Fighting terrorism

(I’m going to do something a little different here. Usually, I put forth what I consider to be “complete thoughts” and then sit back and wait for people to point out just what’s wrong with them. This time, I actually know up front that this is a “work in progress” and see what the readers have to say about it.)

With the recent suicide bombings in London, I’ve been giving a lot of thought to the war on terror, how it might be won, and how future terrorist attacks might be prevented. And two previous ideas of mine are jelling into a single overall picture in my mind.

The first was that terrorists are not criminals or soldiers, but fall into a nebulous category in between. To treat them as strictly one or the other is to invite defeat.

The second was related: that the war on terror could not be fought simply as a law-enforcement exercise, as that was doomed to failure — as exceptionally well proven by the Clinton administration.

A third idea that I had read but hadn’t gotten around to writing about was a definition of defeating an enemy in war: discover what his goal is, then act to deny him that goal.

But now, after reading a bit on past wars and military thought, I think I am developing a notion on a new way of dealing with the problem of terrorism.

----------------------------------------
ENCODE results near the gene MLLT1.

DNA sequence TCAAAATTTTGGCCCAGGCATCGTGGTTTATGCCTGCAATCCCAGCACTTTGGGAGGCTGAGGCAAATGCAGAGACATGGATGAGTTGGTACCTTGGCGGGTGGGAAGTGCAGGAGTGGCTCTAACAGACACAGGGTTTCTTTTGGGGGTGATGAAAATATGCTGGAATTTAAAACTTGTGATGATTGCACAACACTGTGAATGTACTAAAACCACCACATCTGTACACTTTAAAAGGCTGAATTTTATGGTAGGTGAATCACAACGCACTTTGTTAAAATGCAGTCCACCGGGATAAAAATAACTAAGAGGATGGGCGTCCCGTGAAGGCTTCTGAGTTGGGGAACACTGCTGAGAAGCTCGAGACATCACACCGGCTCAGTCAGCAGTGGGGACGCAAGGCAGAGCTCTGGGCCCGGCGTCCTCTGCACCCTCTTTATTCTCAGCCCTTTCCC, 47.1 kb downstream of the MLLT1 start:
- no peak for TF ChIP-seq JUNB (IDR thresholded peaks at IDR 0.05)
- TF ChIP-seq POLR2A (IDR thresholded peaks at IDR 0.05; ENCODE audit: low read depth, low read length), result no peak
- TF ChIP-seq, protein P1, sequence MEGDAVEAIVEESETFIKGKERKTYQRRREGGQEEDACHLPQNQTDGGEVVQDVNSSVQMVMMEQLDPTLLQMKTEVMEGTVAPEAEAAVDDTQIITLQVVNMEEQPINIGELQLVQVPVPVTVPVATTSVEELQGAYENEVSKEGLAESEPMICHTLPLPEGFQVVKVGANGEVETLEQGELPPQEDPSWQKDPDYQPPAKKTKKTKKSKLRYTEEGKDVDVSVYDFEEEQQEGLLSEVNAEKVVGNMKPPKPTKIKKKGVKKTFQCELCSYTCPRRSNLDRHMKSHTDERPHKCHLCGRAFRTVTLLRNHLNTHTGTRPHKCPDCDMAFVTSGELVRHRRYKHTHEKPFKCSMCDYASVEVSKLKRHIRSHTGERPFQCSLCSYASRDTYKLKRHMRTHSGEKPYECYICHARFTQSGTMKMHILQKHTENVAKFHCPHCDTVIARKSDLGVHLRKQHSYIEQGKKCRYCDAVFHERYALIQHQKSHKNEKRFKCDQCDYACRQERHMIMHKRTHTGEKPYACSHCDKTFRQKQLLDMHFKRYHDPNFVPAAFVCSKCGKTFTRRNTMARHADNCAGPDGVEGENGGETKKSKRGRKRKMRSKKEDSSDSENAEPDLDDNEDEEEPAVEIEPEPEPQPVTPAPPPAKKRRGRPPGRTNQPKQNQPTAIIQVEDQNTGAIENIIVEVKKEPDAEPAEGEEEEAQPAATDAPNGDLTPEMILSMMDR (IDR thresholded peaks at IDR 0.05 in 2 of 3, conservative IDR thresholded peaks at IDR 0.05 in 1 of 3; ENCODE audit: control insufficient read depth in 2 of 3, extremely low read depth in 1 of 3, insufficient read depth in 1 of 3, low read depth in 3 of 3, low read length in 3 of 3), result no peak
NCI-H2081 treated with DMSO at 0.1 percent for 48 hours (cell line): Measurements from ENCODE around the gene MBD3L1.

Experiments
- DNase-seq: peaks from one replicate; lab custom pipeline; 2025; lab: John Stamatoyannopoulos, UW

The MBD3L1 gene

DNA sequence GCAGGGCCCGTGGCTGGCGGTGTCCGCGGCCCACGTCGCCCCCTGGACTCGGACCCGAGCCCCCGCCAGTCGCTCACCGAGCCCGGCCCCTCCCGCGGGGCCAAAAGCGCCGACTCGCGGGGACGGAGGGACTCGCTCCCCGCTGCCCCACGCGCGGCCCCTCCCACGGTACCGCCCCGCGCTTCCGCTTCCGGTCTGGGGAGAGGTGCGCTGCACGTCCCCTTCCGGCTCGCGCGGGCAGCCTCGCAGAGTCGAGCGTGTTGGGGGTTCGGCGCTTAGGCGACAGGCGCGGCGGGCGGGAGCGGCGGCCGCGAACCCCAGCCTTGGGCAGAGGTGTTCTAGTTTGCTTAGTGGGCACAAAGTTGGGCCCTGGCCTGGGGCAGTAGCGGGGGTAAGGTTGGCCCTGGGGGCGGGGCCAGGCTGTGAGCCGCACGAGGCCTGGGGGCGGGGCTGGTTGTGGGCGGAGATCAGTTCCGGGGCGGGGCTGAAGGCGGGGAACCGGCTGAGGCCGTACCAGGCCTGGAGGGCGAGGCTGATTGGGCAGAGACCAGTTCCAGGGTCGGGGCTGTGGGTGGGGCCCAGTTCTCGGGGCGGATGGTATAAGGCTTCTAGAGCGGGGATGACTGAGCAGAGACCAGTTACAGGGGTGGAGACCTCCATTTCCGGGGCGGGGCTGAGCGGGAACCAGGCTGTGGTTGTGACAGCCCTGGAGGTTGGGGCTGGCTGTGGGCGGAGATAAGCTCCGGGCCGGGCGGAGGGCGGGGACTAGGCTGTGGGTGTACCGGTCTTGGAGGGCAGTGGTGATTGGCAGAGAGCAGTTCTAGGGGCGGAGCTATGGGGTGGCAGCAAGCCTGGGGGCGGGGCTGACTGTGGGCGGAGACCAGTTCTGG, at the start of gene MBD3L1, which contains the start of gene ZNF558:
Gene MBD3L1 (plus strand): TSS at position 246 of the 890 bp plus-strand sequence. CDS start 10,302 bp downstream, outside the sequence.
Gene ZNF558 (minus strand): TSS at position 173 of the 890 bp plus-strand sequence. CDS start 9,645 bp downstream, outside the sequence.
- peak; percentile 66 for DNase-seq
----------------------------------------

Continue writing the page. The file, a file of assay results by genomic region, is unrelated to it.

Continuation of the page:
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Military planning is traditionally divided into two categories: strategy and tactics. Strategy is the big picture; tactics are the details. Armies have strategies; smaller units have tactics. I’ve always liked to think of strategy as “what,” while tactics cover the “how.”

Speaking tactically, I think we can adopt something from law enforcement to help fight terrorism. The three elements of any crime are usually defined as “motive, means and opportunity.” Those are the three elements that are usually cited as needed to be proven to convict someone: one needs to show that they WOULD do such a thing, that they COULD do such a thing, and HAD THE CHANCE to do it. Absent eyewitnesses or unshakeable physical evidence, that’s what detectives use to help solve cases.

So let’s look at those three elements.

Motive. This is a tough one. They always seem to have their cause du jour to rationalize their actions, and it usually involves some perceived insult to Islam. Palestine, Iraq, and Afghanistan are popular right now. But that’s not motive, that’s rationale. What prompts them to carry out that particular atrocity, at that particular time and place? Usually it’s that they’ve been persuaded that they can “strike a great blow against the enemy” and garner their “rewards” in the afterlife.

So, to tackle the “motive” part of the equation, we need to start going after those people who encourage, aid, plan, and abet the terrorists. This, not things like “poverty” or “injustice,” are the true root causes of terrorism.

Means. This is what the Department of Homeland Security is largely about. The security screenings at airports, for example, are designed to deny terrorists the tools they need to carry out their acts of terrorism. Weapons screenings, bomb tests, and the like are all targeted towards depriving terrorists of the devices they need to carry out their attacks.